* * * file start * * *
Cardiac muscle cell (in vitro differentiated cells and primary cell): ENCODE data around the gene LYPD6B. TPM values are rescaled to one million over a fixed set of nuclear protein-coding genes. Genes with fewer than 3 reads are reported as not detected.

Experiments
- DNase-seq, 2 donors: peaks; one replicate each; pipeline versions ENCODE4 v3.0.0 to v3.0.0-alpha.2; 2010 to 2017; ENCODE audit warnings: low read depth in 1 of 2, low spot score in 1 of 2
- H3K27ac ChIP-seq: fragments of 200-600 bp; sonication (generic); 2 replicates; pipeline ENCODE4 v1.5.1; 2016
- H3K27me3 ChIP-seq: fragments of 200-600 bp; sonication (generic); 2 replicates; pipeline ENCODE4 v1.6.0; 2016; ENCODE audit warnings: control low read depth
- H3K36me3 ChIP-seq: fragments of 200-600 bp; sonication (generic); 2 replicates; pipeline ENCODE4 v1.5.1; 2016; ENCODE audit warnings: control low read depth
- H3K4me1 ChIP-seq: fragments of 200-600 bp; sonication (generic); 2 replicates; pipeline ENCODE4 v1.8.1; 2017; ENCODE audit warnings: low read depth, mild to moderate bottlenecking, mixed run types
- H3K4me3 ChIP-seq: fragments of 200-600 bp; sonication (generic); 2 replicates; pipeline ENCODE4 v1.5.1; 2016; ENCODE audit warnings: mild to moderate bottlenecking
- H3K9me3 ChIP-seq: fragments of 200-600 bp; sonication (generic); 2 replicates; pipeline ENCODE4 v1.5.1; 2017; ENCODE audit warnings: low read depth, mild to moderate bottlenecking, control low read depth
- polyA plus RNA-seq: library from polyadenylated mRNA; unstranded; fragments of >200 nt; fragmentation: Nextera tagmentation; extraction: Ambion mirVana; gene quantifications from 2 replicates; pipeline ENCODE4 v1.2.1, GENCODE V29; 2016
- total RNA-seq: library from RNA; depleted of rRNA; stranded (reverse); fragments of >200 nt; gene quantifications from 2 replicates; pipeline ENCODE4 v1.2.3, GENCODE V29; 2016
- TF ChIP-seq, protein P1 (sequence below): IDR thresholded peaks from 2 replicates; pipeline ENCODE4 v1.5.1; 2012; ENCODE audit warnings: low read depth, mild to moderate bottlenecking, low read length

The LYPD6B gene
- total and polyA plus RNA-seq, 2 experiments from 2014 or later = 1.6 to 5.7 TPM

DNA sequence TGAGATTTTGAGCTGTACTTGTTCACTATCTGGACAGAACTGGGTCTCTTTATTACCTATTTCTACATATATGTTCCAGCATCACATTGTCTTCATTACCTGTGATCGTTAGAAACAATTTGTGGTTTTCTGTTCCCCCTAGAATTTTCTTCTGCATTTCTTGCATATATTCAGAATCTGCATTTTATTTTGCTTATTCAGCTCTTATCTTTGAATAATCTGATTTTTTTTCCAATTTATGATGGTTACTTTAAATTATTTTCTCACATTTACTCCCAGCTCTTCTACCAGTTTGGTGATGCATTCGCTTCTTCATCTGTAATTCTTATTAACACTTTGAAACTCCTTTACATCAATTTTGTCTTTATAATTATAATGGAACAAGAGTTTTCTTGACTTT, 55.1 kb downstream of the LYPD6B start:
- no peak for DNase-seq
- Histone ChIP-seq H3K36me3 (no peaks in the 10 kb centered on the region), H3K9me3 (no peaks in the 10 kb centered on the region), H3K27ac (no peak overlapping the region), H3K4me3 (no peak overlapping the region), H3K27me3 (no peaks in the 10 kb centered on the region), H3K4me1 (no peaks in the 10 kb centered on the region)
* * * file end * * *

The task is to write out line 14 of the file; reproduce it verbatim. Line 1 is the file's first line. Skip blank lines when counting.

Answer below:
- total and polyA plus RNA-seq, 2 experiments from 2014 or later = 1.6 to 5.7 TPM